I think the concern of conservatives, Drew, is the following. We are over-sexualizing our kids. We are inundating them with sexuality, both on the programming side, and now we have crossed another barrier. Now we're targeting on a young-adult-oriented network, you know, condoms to these kids.

And I'm saying, you know what? There's never any balance here. We're robbing them of their innocence and childhood. That's what conservatives are saying.

PINSKY: Well, a, you're making an assumption that I'm liberal.

HANNITY: Aren't you?

PINSKY: B, I absolutely agree. No, I'm not. I'm quite conservative, in fact. And that's the point. I agree with you that we are over-sexualized in our media. There's no doubt about it.

But there are standards. And why should we not apply those standards across the board? The fact is, here is a message about something that could be productive, it could apply to sexual health. If we want to change the standards, then by all means let's change the standards. But the standards, as they exist, they need to be applied equally to everybody.

HANNITY: Well, but, again, this is targeted towards — look, the people that I know that are watching the WB are 12-, 13-, 14-year-old kids. That's the mentality we're talking about here.

Now, the average parent that has a 12-, 13-, or 14-year-old son or daughter, there are a lot of people, Drew, that have very different values. They don't want their kids getting cucumber condom demonstrations or banana demonstrations.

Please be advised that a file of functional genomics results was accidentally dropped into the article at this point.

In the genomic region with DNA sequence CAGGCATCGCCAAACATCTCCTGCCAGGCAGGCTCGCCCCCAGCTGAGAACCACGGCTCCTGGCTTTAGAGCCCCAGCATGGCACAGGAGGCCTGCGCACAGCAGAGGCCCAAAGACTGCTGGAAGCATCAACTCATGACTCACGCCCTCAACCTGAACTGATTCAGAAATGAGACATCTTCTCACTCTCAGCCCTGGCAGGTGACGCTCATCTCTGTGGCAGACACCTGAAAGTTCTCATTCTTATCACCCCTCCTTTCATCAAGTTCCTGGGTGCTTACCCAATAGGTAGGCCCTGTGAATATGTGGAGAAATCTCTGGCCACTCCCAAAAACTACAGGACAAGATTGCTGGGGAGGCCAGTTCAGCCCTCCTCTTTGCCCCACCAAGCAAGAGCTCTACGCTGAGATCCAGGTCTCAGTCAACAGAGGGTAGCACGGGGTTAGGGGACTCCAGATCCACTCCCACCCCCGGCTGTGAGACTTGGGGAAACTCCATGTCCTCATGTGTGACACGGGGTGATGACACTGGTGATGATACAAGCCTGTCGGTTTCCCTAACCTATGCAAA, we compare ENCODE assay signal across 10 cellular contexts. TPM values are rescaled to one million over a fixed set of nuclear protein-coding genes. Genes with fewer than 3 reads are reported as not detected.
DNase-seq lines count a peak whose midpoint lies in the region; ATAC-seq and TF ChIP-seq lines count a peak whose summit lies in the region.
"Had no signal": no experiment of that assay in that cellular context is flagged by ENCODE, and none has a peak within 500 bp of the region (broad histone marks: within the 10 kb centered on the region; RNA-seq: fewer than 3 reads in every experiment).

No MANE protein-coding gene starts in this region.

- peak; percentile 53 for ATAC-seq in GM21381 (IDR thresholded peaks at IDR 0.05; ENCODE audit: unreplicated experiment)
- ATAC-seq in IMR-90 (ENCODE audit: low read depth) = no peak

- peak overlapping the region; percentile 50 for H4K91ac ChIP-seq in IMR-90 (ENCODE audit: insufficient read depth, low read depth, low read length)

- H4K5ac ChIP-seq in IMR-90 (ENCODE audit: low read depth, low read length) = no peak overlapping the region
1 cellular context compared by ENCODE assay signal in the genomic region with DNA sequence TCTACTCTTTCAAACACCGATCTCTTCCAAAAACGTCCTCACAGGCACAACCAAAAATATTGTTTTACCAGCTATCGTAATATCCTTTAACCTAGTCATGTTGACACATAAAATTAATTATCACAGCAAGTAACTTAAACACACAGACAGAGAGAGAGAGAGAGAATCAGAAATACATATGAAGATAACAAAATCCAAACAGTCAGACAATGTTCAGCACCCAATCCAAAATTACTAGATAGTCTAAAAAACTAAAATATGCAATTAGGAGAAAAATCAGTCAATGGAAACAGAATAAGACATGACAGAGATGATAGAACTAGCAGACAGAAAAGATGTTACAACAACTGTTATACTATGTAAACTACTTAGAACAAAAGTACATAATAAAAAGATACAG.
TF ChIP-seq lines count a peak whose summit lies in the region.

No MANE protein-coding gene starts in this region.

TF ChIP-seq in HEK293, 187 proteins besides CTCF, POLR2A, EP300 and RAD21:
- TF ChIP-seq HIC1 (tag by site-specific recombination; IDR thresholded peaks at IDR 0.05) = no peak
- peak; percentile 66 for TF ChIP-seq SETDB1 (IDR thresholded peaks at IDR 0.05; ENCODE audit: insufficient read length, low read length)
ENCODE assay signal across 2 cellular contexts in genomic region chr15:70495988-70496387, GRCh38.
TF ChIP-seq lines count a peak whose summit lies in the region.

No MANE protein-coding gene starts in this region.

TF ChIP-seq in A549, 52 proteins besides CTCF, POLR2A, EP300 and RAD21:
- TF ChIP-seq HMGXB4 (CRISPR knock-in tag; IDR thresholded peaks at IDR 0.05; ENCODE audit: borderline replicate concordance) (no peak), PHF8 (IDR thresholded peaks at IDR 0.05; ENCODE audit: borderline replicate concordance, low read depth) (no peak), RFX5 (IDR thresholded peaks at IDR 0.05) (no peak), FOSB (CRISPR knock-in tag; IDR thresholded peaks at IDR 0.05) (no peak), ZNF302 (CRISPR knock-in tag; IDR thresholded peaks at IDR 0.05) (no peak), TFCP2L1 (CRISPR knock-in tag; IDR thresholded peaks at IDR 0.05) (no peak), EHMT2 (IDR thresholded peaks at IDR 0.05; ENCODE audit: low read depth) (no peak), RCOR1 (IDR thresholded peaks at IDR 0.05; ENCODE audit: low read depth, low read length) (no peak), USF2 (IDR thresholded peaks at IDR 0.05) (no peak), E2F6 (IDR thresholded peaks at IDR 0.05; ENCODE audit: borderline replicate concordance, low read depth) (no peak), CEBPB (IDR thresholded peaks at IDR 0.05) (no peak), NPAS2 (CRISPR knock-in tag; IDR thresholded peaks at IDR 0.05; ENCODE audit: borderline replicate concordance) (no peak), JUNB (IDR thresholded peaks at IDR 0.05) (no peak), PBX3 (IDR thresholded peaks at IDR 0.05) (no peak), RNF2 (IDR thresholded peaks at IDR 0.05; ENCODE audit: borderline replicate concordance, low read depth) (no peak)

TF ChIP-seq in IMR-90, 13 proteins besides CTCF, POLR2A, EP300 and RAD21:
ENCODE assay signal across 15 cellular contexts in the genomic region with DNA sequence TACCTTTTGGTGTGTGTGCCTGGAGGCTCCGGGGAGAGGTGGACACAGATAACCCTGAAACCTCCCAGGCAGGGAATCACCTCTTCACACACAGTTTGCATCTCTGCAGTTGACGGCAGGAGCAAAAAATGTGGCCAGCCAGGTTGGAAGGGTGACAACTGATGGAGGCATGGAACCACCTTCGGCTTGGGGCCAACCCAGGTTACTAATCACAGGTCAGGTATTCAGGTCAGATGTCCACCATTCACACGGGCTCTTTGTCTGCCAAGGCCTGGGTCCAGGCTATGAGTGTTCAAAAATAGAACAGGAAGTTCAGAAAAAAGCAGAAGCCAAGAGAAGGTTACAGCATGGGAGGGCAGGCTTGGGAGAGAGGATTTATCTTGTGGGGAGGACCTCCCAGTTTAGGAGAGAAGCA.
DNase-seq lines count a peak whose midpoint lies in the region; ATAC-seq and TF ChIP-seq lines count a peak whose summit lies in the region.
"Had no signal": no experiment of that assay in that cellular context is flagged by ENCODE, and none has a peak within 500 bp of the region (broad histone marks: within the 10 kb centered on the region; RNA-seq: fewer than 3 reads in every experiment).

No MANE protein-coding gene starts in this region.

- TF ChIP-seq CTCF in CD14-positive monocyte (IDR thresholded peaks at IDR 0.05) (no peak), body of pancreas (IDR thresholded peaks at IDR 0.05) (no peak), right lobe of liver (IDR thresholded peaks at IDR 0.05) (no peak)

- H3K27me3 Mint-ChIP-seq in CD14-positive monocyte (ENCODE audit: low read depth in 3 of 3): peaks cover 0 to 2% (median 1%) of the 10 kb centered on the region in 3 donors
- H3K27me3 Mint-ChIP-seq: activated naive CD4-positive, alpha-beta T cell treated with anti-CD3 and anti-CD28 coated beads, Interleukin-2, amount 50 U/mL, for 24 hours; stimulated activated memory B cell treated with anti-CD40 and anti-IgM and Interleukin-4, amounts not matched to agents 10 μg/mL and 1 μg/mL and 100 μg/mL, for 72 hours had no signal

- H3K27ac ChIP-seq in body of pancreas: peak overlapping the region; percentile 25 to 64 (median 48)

PINSKY: Absolutely.

HANNITY: They would rather have their values reinforced somewhere. But on a channel that targets kids, now it's just another venue, another shot, another instance where we're taking their innocence away.

PINSKY: I don't agree with that. Because these are not sexually — these are not sexual messages so much as issues pertinent to disease states, infectious disease states. And while I agree with you that the sexual content needs to be monitored — parents shouldn't allow kids to watch these stations when they have an issue with them — and I, too, feel ambushed with my kids. But I don't know that this is where we should be focusing on...

COLMES: Hey, Dr. Drew. Thank you for being with us tonight. Good to see you. Good luck with the new show.